• Participation rights or rights of first offer (ROFO): this includes pro rata rights. Investors and entrepreneurs care a lot about this. This is the right of an investor to maintain their fully diluted percentage ownership even through successive funding rounds.
  • Investor director approvals: subset of things the company can not do without some special board approval (of investor directors) like changing compensation, hiring and firing executive officers, related party transactions, incurring indebtedness.
  1. Voting Agreement

Fundamentally, the voting agreement is the document under which shareholders pre-agree how they will vote their shares under specified circumstances. The voting agreement is usually concerned with two governance-related topics.

  • Board composition: the voting agreement will indicate who has the right to choose board directors (e.g., the lead investor may designate one person for election – usually the venture partner driving the deal) and obligates the shareholders to vote their shares in support of these choices.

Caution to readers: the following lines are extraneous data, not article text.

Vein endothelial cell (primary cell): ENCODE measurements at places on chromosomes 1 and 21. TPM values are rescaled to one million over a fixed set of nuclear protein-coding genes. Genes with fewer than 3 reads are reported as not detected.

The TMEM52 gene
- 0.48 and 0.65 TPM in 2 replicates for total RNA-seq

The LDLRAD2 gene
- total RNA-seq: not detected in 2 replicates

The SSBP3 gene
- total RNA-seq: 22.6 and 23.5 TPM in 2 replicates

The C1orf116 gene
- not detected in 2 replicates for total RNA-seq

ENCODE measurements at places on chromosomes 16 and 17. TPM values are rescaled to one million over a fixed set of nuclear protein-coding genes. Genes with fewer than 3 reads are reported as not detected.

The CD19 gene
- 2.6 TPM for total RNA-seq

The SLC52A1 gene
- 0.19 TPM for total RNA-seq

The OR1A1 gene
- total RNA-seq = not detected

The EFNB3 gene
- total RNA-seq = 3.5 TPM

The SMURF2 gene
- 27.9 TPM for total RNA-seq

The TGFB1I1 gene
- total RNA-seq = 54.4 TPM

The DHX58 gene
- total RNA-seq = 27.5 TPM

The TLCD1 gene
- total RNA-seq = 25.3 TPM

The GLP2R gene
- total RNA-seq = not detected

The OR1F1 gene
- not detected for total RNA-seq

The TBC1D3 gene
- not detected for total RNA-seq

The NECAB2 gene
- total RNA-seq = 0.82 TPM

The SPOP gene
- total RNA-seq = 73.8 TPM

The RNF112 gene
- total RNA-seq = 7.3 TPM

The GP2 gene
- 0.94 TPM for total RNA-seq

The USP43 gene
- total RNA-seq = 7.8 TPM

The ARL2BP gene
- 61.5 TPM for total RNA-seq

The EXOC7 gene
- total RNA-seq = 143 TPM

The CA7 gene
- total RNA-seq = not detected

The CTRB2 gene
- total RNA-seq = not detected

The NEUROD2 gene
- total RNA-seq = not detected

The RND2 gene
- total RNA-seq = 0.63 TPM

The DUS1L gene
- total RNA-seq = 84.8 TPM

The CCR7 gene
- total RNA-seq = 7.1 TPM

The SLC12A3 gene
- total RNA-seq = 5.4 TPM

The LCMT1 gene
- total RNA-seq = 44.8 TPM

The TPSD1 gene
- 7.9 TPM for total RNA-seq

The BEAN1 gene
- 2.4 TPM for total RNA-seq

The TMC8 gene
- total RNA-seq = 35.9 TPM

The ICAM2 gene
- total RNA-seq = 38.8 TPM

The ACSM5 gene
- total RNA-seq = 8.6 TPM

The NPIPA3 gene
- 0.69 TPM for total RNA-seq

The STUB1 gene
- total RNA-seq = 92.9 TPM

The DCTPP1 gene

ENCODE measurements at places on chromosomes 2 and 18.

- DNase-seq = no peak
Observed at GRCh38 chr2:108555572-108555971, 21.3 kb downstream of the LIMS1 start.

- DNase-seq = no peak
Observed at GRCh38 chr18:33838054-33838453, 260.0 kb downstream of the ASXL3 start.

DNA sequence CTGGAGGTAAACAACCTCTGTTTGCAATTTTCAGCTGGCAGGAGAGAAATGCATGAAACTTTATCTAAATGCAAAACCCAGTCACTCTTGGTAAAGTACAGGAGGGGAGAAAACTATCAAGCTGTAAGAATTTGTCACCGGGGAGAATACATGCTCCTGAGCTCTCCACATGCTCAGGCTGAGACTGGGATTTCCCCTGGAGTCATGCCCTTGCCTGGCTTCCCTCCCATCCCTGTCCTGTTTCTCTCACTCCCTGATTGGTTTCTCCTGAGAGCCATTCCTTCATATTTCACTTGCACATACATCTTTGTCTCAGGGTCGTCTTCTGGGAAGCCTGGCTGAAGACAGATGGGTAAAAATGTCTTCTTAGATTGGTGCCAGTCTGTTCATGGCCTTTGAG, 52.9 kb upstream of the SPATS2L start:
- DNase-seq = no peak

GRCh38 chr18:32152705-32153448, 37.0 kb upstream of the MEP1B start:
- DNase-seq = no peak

• Drag along rights: these terms are often a source of confusion for entrepreneurs but are important to understand because they control the timing by which the company will be sold. It obligates shareholders to vote in favor of a transaction that has the support of a specified subset of stakeholders.
    • In some cases, the approval to trigger the drag-along may require the consent of the Board, a majority or supermajority of investors, and a majority or supermajority of key holders/founders. This type of drag-along is mainly focused on ensuring minority stockholders have less ability to interfere with a transaction that is otherwise generally supported by the company and its stockholders.